And so the conservative mama bear has become a fully operational, effective political archetype. She is mother as übercompetent CEO, monitoring with vigilance her own family bank account, the local school bank account, and, as a natural extension, the nation’s. “Women are sitting at home and balancing their checkbook, leaving money for groceries and utilities and fun stuff,” says Jenny Beth Martin, one of the Patriots’ national coordinators. “They realize that these things that apply to their household budgets also apply to government.” In explaining their view on the stimulus money, several Tea Party mama bears used examples they’d heard at PTA meetings. Why should the school waste money on a part-time Chinese teacher who gets full benefits? Why should the government waste money on ant farms and exotic fish?
Christen Varley is the president of the Boston Tea Party. Last year, her husband spent some time without a job. And so, after 11 years of staying home with their daughter, Varley got part-time work at a nonprofit. She also got involved in local politics and last year, started a tea party branch. At the meetings, equal numbers of men and women show up. But women end up being more dedicated. They write the newsletters and put together the database. When the group first put together the steering committee, it had four men and two women. “We ought to have a few more women,” she thought, so she added some. “We’re more likely to get fired up,” she says. “Women take it personally. These are my kids they’re coming after.”
Mostly what Varley likes is that the movement feels like an actual tea party. She used to go to Republican town committee meetings, but except for the annual Christmas party, it was all “work, work, work.” At Tea Party meetings, the women “get together and commiserate, and cheerlead each other. When the media and the culture demonize us, we feel good that there are other people just like us. We’re building a lot of friendships.”
The mama bears are not the only type of women in the movement. Local parties in Seattle, New York, and California, for example, breed more-straightforward feminists. (Remember annaforhillary.com.) Some of the women I interviewed are longtime women’s activists who feel alienated from both parties and are happy to have a fresh start. Betty Jean Kling runs a group called Majority United, dedicated to getting more women in office and fighting violence against women. Like many activists I talked to, Kling thinks social issues such as abortion are just wedges to drive women apart. (Varley, who is Catholic and pro-life, said the same thing: “We would be stupid to bring up abortion at a meeting.”)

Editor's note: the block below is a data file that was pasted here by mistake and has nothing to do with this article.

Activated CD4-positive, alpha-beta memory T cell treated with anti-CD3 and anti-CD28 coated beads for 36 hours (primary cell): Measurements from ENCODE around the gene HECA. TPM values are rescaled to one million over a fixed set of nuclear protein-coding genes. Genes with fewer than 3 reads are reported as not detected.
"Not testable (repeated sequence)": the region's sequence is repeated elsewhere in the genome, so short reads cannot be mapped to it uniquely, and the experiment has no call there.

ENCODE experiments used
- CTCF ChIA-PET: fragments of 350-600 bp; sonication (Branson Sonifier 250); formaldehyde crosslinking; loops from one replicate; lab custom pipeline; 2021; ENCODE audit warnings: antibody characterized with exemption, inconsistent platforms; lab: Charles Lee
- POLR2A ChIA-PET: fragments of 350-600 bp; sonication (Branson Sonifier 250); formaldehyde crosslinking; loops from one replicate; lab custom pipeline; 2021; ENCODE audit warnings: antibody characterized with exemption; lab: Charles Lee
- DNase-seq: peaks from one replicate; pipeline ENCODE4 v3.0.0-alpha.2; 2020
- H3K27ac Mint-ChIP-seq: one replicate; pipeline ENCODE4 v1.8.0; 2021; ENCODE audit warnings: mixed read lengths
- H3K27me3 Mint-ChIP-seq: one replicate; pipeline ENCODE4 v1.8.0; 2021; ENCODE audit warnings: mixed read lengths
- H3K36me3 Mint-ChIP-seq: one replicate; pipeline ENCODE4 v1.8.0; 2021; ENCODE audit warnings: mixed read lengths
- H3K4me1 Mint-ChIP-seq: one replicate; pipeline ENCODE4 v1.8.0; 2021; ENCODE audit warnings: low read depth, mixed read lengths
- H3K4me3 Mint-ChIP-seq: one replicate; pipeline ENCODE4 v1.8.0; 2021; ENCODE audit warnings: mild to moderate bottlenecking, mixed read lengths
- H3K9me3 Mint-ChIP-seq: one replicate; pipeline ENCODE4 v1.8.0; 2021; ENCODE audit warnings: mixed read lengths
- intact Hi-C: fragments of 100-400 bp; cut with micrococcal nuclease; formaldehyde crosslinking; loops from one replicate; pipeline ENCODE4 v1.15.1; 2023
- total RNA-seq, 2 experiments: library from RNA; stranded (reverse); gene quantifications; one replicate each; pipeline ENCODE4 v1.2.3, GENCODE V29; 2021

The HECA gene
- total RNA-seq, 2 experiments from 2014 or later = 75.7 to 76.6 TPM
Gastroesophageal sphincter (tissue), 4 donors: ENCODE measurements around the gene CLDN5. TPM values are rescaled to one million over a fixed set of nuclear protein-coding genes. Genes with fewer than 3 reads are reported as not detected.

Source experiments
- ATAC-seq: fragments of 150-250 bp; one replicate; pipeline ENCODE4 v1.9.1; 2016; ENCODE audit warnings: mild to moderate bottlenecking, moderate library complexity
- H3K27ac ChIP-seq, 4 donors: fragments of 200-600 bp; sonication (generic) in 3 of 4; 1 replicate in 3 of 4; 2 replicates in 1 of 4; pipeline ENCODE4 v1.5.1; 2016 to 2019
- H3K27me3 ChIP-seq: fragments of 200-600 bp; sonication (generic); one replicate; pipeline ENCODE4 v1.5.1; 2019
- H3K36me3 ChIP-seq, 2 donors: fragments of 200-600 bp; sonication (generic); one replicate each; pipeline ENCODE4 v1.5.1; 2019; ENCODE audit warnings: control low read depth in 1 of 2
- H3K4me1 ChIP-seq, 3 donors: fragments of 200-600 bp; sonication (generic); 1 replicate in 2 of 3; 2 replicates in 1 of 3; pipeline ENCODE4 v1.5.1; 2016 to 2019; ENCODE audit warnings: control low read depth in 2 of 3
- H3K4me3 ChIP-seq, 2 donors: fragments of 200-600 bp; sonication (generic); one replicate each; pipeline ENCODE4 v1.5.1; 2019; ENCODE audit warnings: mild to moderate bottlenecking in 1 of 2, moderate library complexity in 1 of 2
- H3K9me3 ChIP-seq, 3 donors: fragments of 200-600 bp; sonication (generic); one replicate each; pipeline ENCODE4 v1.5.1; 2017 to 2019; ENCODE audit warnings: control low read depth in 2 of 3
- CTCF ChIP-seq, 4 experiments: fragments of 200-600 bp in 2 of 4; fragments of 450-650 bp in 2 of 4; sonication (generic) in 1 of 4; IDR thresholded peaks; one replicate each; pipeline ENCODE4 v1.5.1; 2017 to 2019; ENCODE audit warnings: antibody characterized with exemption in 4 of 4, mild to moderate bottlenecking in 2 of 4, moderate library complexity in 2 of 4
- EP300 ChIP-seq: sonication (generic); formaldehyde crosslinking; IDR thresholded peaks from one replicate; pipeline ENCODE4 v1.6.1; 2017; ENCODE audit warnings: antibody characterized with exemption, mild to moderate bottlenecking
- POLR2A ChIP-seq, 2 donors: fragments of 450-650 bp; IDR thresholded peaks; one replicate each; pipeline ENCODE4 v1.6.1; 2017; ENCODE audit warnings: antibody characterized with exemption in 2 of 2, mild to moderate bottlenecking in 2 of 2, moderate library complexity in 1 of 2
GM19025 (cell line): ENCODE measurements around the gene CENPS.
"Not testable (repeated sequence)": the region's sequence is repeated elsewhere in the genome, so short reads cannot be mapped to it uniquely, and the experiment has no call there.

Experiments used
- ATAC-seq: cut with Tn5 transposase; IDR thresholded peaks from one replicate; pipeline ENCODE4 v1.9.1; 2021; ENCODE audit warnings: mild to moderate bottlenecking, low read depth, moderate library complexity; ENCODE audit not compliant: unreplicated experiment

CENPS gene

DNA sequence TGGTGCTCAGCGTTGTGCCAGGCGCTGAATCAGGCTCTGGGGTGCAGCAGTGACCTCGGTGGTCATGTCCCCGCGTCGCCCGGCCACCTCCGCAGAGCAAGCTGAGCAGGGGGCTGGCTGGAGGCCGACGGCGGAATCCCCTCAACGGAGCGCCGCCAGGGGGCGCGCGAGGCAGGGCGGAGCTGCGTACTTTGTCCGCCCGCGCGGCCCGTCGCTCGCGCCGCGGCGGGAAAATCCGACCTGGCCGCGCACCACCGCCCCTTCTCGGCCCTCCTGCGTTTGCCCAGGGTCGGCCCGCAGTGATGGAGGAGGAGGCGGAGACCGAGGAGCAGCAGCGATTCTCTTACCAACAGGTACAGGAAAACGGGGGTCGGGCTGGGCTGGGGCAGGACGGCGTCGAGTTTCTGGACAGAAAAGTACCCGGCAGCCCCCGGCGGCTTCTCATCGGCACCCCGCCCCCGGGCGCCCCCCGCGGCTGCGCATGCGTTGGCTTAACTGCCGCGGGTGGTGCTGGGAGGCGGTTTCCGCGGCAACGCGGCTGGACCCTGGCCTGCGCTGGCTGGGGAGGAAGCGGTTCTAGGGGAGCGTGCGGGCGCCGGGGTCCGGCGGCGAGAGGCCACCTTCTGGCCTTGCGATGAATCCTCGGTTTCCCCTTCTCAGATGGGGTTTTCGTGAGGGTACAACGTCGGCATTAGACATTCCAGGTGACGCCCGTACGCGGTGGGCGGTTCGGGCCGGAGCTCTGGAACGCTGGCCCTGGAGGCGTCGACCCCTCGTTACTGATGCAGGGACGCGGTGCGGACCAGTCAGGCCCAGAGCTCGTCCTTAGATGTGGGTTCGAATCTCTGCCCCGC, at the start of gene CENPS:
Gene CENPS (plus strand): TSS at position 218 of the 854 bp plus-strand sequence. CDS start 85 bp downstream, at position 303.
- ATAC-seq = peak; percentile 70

Kling says the two parties “just throw crumbs to women” and insult them. She has given over her radio show to women Tea Party activists and candidates, and started a network of local chapters. “Each woman has her reasons for joining,” she says, “but I would like to believe that deep down she has a degree of pride in knowing that when she is voting out the incumbents she may be voting in a new woman with new ideas who will be really amenable to women’s rights.”
Like other Tea Party ideologies, the movement’s feminist streak is not always consistent or coherent. But affiliated women candidates take away a unifying narrative that taps into both traditionalism and feminist rage. It’s the feminism of the 1980 Dolly Parton movie 9 to 5, part anger against the good ole’ boys and part “leave me alone.” Candidate Liz Carter complains about the lack of women in any congressional seats in Georgia. Fox analyst Angela McGowan, running for Congress in Mississippi, calls herself a “warrior.” Christine O’Donnell, running for Senate in Delaware, claims she’s an antidote to the “lords of the back room.” Lords of the back room. There’s a phrase Germaine Greer would have liked.